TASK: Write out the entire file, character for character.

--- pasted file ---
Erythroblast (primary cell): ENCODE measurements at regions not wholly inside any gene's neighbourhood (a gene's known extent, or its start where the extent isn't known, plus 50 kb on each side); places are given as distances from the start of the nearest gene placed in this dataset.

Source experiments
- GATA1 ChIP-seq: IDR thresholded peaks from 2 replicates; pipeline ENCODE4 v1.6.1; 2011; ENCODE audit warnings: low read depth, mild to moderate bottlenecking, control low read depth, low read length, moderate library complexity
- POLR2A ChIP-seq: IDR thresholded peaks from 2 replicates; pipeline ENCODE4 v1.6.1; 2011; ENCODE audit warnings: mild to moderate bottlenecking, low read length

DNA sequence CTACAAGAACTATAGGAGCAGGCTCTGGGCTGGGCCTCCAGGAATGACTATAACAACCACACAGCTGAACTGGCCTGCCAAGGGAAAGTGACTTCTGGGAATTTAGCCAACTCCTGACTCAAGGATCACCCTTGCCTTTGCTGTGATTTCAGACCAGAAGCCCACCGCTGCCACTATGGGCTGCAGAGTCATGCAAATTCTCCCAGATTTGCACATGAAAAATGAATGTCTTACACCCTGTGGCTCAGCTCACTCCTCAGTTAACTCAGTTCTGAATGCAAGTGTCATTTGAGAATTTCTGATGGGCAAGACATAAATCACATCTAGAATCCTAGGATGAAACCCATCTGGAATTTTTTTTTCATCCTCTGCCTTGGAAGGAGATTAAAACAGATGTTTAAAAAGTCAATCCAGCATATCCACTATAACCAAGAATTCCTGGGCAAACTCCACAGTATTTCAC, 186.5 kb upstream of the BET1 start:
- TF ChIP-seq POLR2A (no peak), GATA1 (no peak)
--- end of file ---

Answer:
Erythroblast (primary cell): ENCODE measurements at regions not wholly inside any gene's neighbourhood (a gene's known extent, or its start where the extent isn't known, plus 50 kb on each side); places are given as distances from the start of the nearest gene placed in this dataset.

Source experiments
- GATA1 ChIP-seq: IDR thresholded peaks from 2 replicates; pipeline ENCODE4 v1.6.1; 2011; ENCODE audit warnings: low read depth, mild to moderate bottlenecking, control low read depth, low read length, moderate library complexity
- POLR2A ChIP-seq: IDR thresholded peaks from 2 replicates; pipeline ENCODE4 v1.6.1; 2011; ENCODE audit warnings: mild to moderate bottlenecking, low read length

DNA sequence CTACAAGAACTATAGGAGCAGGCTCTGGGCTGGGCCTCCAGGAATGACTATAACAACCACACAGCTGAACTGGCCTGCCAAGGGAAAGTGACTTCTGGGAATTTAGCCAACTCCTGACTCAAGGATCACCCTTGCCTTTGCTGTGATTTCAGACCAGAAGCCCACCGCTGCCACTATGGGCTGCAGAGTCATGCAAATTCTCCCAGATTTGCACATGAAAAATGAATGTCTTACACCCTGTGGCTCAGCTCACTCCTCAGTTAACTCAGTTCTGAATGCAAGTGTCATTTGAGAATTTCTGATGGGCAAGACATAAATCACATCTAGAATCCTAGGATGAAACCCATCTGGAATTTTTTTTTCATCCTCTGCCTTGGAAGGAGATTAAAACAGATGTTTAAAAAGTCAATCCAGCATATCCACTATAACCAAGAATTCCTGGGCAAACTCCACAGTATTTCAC, 186.5 kb upstream of the BET1 start:
- TF ChIP-seq POLR2A (no peak), GATA1 (no peak)